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Legislation would require the Supreme Court to adopt a binding code of ethics


Pollsters at Quinnipiac University say Americans have given the Supreme Court its lowest marks since they started asking the question nearly 20 years ago. Yesterday, the Senate Judiciary Committee advanced a bill that would require the high court to adopt the same ethical code of conduct that applies to lower courts. Before the vote along party lines, the Democratic committee chair, Dick Durbin, laid out the recent report of ethical lapses by both conservative and liberal justices.


DICK DURBIN: They are the most powerful judges in America, and yet they are not required to follow even the most basic ethical standards.

MARTIN: The committee's top Republican, Lindsey Graham, dismissed it all as an effort to, quote-unquote, "destroy a conservative court."


LINDSEY GRAHAM: This bill is going nowhere. All of us are going to vote no.

MARTIN: Senator Sheldon Whitehouse is a Democrat from Rhode Island, and he introduced the ethics bill. So we called him to ask what happens now.

Good morning, Senator.


MARTIN: Let me just start with what we just heard from one of your Republican colleagues. And this has been a constant theme among Republicans and the conservative media. And the argument is that this is about politics, not ethics. This is a way to undermine or attack people whose decisions you don't like. How do you respond to that?

WHITEHOUSE: Well, that's the performative argument that they make. What was interesting in the markup yesterday was that there was no defense offered by any Republican of any of the conduct of the Supreme Court justices that has recently come to light - the billionaire-funded undisclosed jet travel, the payments for family members' tuition, the gifts to spouses. All of it is just not part of the commentary as far as the Republicans are concerned. So I think, you know, they're very concerned about defending a court that is delivering for them and for their donors in a very big way. And they simply don't want to engage on the question of the actual ethics violations that we've been presented with.

MARTIN: But, you know, interestingly, all nine justices say that they don't need a mandatory code of ethics or independent oversight. What do you make of that?

WHITEHOUSE: Well, it's a little bit, I think, not so clear as that. They have been debating internally what to do, and they simply have not reached a resolution. There is separately a judicial conference of lower court judges that has already started correcting Supreme Court behavior. And I think that the dam is beginning to break, and I think we'll see a little bit more receptivity. Even the chief justice recently said he acknowledged that there is more to do on ethics, and we await him to do more.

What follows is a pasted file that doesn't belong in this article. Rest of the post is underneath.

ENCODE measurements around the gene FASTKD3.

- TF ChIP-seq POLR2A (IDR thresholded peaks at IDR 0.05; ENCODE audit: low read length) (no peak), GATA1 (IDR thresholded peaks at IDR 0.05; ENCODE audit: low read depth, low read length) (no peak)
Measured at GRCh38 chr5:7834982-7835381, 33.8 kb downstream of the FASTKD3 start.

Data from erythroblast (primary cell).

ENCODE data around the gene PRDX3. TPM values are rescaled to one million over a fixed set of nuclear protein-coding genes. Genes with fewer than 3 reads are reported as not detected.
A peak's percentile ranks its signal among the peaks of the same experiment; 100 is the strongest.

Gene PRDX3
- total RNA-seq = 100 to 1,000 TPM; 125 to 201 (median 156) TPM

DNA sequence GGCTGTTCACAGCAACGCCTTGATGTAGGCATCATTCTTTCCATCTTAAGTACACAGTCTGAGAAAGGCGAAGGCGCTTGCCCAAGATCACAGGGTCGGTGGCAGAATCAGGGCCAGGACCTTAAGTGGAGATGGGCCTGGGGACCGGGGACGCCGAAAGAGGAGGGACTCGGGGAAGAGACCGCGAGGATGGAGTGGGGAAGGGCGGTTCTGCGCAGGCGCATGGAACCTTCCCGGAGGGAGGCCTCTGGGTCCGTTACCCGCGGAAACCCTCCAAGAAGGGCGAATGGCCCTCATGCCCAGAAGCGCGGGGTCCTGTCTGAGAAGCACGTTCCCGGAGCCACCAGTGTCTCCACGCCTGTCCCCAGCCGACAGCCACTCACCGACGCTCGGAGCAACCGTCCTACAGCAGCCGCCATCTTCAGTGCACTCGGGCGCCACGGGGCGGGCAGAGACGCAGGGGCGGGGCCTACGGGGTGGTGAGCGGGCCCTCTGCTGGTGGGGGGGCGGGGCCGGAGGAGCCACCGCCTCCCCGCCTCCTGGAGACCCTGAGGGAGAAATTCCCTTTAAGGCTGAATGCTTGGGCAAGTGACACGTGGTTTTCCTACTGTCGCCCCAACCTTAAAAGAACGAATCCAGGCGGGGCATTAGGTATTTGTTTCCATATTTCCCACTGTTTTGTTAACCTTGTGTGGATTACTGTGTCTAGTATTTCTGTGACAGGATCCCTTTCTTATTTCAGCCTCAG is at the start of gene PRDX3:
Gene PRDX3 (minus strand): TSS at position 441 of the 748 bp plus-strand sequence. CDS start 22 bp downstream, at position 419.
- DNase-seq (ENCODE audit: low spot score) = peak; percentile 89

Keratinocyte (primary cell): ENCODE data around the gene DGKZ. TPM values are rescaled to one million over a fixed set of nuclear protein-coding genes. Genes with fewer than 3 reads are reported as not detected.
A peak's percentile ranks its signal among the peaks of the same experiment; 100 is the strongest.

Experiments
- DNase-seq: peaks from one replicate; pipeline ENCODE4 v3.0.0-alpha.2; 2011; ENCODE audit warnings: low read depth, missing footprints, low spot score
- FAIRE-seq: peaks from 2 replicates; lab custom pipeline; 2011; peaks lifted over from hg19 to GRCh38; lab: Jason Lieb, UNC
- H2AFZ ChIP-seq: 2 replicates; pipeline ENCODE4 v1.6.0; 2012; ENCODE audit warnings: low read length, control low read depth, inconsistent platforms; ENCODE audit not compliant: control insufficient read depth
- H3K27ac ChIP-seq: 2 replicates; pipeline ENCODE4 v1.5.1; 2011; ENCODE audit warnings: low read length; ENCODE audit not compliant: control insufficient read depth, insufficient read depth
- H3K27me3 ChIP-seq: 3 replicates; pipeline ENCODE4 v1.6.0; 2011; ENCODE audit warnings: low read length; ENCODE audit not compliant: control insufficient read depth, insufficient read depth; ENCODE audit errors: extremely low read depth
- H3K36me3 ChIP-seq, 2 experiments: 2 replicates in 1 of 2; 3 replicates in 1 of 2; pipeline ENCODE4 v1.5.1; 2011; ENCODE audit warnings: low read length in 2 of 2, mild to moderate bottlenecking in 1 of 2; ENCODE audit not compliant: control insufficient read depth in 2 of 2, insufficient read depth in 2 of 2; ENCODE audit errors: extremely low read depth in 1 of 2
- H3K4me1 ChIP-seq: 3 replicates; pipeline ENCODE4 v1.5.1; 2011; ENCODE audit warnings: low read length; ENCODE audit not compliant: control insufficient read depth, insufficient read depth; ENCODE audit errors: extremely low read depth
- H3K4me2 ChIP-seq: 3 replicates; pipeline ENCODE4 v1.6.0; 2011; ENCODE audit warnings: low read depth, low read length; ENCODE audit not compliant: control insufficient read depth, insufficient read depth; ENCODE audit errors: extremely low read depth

MARTIN: Interesting, because, you know, more than a decade ago, the chief justice, John Roberts, rejected a similar effort to legislate ethics rules. Do you think this moment is any different?

WHITEHOUSE: Well, you know, it's an interesting argument for the chief justice to make, because this is focused really on financial disclosure and code of conduct, and both the financial disclosure rules of the courts and the code of conduct rules are passed by Congress. Recusal, for instance, is a congressional statute. And the body that oversees code of conduct issues and financial disclosure issues for the judiciary is a body created by Congress, this judicial conference. So the notion that Congress doesn't have a proper role here is belied by decades of an actual congressional role here.

MARTIN: So how do - how would you - give it - you know, you call the opposition, you know, performative. And, you know, we're not in those meetings privately. So, you know, perhaps there are conversations that are different sort of behind closed doors. But do you see any sign that Republicans could be persuaded on this point?

WHITEHOUSE: Yes. First of all, until this became hotter and more acrid, there were private conversations going on with Republicans on the committee, and they had a very different tone and point of view. And second, the revelations about the Supreme Court are not going to get any better. They're going to get worse. As our investigations go forward and as more information becomes public, the court is just going to look worse and worse. And there will come a time when Republicans are simply going to have no choice but to agree to this because the public outrage will be - it's already bad, and it will be really deafening.

MARTIN: We only have 30 seconds left, but why do you say that?

WHITEHOUSE: Because people are already angry about what's going on at the court. And one of the best bellwethers of that is how angry some of the other federal judges are who have to live under a proper ethics code and are perfect witnesses as to how the court has traveled out of bounds.

MARTIN: That is Senator Sheldon Whitehouse. He's a Democrat from Rhode Island. Senator, thank you.

WHITEHOUSE: Thank you. Transcript provided by NPR, Copyright NPR.

NPR transcripts are created on a rush deadline by an NPR contractor. This text may not be in its final form and may be updated or revised in the future. Accuracy and availability may vary. The authoritative record of NPR’s programming is the audio record.

Michel Martin is the weekend host of All Things Considered, where she draws on her deep reporting and interviewing experience to dig in to the week's news. Outside the studio, she has also hosted "Michel Martin: Going There," an ambitious live event series in collaboration with Member Stations.